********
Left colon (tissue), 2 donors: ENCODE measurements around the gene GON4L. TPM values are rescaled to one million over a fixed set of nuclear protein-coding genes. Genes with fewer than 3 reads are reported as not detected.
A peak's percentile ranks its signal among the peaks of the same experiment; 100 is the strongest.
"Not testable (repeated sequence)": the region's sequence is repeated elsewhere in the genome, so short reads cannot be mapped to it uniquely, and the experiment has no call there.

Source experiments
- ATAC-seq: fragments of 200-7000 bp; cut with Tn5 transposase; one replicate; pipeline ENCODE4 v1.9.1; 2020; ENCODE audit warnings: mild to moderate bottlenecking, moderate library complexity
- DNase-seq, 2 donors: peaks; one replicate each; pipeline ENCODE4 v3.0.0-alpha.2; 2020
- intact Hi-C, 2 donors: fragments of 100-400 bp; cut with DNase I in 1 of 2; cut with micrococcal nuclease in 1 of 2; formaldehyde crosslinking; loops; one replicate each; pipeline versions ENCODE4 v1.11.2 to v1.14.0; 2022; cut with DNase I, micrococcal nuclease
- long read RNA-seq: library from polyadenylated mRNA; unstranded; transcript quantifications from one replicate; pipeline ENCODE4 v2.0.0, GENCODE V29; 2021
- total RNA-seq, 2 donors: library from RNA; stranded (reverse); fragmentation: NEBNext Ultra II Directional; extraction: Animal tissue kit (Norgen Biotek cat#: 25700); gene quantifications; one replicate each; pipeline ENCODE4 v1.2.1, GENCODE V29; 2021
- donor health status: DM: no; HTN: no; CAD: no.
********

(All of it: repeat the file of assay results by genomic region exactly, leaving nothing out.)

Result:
Left colon (tissue), 2 donors: ENCODE measurements around the gene GON4L. TPM values are rescaled to one million over a fixed set of nuclear protein-coding genes. Genes with fewer than 3 reads are reported as not detected.
A peak's percentile ranks its signal among the peaks of the same experiment; 100 is the strongest.
"Not testable (repeated sequence)": the region's sequence is repeated elsewhere in the genome, so short reads cannot be mapped to it uniquely, and the experiment has no call there.

Source experiments
- ATAC-seq: fragments of 200-7000 bp; cut with Tn5 transposase; one replicate; pipeline ENCODE4 v1.9.1; 2020; ENCODE audit warnings: mild to moderate bottlenecking, moderate library complexity
- DNase-seq, 2 donors: peaks; one replicate each; pipeline ENCODE4 v3.0.0-alpha.2; 2020
- intact Hi-C, 2 donors: fragments of 100-400 bp; cut with DNase I in 1 of 2; cut with micrococcal nuclease in 1 of 2; formaldehyde crosslinking; loops; one replicate each; pipeline versions ENCODE4 v1.11.2 to v1.14.0; 2022; cut with DNase I, micrococcal nuclease
- long read RNA-seq: library from polyadenylated mRNA; unstranded; transcript quantifications from one replicate; pipeline ENCODE4 v2.0.0, GENCODE V29; 2021
- total RNA-seq, 2 donors: library from RNA; stranded (reverse); fragmentation: NEBNext Ultra II Directional; extraction: Animal tissue kit (Norgen Biotek cat#: 25700); gene quantifications; one replicate each; pipeline ENCODE4 v1.2.1, GENCODE V29; 2021
- donor health status: DM: no; HTN: no; CAD: no.